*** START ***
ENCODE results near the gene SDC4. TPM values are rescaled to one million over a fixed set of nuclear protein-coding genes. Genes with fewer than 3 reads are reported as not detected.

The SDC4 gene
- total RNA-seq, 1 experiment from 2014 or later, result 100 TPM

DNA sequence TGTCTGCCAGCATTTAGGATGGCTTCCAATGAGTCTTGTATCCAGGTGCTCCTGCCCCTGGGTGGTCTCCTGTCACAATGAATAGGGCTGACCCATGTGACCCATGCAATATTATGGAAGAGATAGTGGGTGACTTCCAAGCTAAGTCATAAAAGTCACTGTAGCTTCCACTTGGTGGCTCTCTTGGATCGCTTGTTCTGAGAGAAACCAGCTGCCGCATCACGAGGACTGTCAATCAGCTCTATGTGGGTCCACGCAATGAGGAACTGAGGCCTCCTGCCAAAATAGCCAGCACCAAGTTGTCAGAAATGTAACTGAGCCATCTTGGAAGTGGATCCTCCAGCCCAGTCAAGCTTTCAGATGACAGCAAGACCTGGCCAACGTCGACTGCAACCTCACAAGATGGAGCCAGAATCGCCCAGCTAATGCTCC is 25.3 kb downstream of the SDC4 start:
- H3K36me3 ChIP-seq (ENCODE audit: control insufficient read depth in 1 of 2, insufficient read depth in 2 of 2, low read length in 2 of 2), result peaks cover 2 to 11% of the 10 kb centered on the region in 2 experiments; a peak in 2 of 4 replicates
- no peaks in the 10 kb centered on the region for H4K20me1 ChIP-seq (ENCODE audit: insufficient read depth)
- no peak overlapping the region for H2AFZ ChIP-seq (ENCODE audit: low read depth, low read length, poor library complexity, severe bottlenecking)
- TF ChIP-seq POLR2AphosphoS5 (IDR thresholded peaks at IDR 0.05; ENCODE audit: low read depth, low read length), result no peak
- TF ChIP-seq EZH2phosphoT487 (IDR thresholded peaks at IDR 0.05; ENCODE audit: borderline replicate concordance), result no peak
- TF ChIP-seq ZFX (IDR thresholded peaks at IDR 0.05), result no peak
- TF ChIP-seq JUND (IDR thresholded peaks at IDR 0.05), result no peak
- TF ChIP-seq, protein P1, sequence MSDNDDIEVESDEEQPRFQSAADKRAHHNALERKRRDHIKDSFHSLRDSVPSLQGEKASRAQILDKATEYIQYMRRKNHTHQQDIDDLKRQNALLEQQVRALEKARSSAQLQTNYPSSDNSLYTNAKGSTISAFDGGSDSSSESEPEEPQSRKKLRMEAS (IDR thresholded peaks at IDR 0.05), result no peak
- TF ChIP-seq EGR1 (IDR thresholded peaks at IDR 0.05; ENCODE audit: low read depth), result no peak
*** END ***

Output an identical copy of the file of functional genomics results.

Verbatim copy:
ENCODE results near the gene SDC4. TPM values are rescaled to one million over a fixed set of nuclear protein-coding genes. Genes with fewer than 3 reads are reported as not detected.

The SDC4 gene
- total RNA-seq, 1 experiment from 2014 or later, result 100 TPM

DNA sequence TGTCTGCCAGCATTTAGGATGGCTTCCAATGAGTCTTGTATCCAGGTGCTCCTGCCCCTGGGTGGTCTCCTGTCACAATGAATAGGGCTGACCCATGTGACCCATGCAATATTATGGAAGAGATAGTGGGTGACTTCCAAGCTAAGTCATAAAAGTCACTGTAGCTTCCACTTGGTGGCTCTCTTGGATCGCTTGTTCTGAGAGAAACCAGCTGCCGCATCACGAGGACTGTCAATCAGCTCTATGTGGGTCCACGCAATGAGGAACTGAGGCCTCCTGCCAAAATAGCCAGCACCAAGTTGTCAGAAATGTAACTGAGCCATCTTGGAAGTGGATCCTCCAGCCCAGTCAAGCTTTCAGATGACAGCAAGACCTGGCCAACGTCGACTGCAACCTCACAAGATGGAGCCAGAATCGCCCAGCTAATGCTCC is 25.3 kb downstream of the SDC4 start:
- H3K36me3 ChIP-seq (ENCODE audit: control insufficient read depth in 1 of 2, insufficient read depth in 2 of 2, low read length in 2 of 2), result peaks cover 2 to 11% of the 10 kb centered on the region in 2 experiments; a peak in 2 of 4 replicates
- no peaks in the 10 kb centered on the region for H4K20me1 ChIP-seq (ENCODE audit: insufficient read depth)
- no peak overlapping the region for H2AFZ ChIP-seq (ENCODE audit: low read depth, low read length, poor library complexity, severe bottlenecking)
- TF ChIP-seq POLR2AphosphoS5 (IDR thresholded peaks at IDR 0.05; ENCODE audit: low read depth, low read length), result no peak
- TF ChIP-seq EZH2phosphoT487 (IDR thresholded peaks at IDR 0.05; ENCODE audit: borderline replicate concordance), result no peak
- TF ChIP-seq ZFX (IDR thresholded peaks at IDR 0.05), result no peak
- TF ChIP-seq JUND (IDR thresholded peaks at IDR 0.05), result no peak
- TF ChIP-seq, protein P1, sequence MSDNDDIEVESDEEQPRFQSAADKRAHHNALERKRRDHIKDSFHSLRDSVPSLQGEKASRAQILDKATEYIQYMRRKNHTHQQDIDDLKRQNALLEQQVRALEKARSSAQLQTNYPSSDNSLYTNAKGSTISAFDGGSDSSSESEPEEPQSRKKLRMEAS (IDR thresholded peaks at IDR 0.05), result no peak
- TF ChIP-seq EGR1 (IDR thresholded peaks at IDR 0.05; ENCODE audit: low read depth), result no peak